Researchers Created World’s First Contact Lens With Telescopic Vision

Contact lenses help people see everything clearly without wearing any spectacle. Now, researchers are trying to take the characteristics of contact lenses one more step ahead. Lately, researchers from San Diego and Switzerland have created a prototype contact lens and glasses system that can zoom in on something up to 2.8x magnification. The lenses do the zooming, while the glasses let people switch between normal and magnified vision.

Lens and Eye Illustration

The lens-glasses combination is designed to help restore the sight of people suffering from age-related macular degeneration, or blindness. The contact lenses are 8 mm in diameter, 1 mm thick in the middle of the lens and 1.17 mm thick in a magnifying ring around the edge. Small aluminium mirrors are fitted into this magnifying ring. These mirrors bounce the light from objects in front of the wearer approximately four times within this ring before sending the image to the retina. By the time, this image hits the retina it appears magnified by 2.8 times of a normal human eye.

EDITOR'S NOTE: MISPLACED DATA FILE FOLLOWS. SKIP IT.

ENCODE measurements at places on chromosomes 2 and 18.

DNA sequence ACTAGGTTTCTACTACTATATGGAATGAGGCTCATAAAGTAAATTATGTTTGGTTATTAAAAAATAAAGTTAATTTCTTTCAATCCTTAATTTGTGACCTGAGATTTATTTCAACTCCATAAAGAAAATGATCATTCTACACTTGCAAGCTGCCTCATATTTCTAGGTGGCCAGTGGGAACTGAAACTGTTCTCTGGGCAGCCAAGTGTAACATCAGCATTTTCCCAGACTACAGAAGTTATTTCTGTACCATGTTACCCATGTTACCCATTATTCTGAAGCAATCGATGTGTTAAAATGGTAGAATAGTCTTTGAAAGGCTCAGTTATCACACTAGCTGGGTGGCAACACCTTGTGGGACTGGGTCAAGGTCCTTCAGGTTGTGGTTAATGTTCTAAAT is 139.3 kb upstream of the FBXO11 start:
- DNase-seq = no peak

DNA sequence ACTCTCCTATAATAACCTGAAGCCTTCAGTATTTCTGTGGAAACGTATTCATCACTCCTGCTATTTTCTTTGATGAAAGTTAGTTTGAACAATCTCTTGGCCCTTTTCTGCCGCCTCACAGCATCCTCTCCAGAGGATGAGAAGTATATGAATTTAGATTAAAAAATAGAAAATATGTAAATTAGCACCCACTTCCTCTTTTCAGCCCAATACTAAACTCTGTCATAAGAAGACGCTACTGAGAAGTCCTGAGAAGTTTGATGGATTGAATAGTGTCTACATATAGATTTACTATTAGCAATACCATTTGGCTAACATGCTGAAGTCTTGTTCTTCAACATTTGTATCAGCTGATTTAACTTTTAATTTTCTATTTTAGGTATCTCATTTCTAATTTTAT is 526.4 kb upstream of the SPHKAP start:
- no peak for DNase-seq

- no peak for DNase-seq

Contact Lens With Telescopic Vision

When the lenses are being worn in ‘ordinary mode’ this magnified image is blocked by polarising filters fitted to a pair of modified Samsung 3D glasses. To switch to ‘telescopic mode’, the wearer can change these filters so that the only light that hits their retina is the light created by the magnified process.

Images Captured Through The Telescopic Contact Lens

The lenses have tiny channels along the surface that let in oxygen and make the lenses ‘breathable’. This means the lenses can be worn for long periods of time.

Zoom In Contact Lens

The researchers have planned to start a clinical trial in November. The U.S.’ Defense Advanced Research Projects Agency (DARPA) has funded the research. The research has been published in the journal Optics Express.

Source: BBC
Thanks To: The Daily Mail

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Anatol Rahman is the Editor at TheTechJournal. He loves complicated machineries, and crazy about robot and space. He likes cycling. Before joining TheTechJournal team, he worked in the telemarketing industry. You can catch him on Google+.

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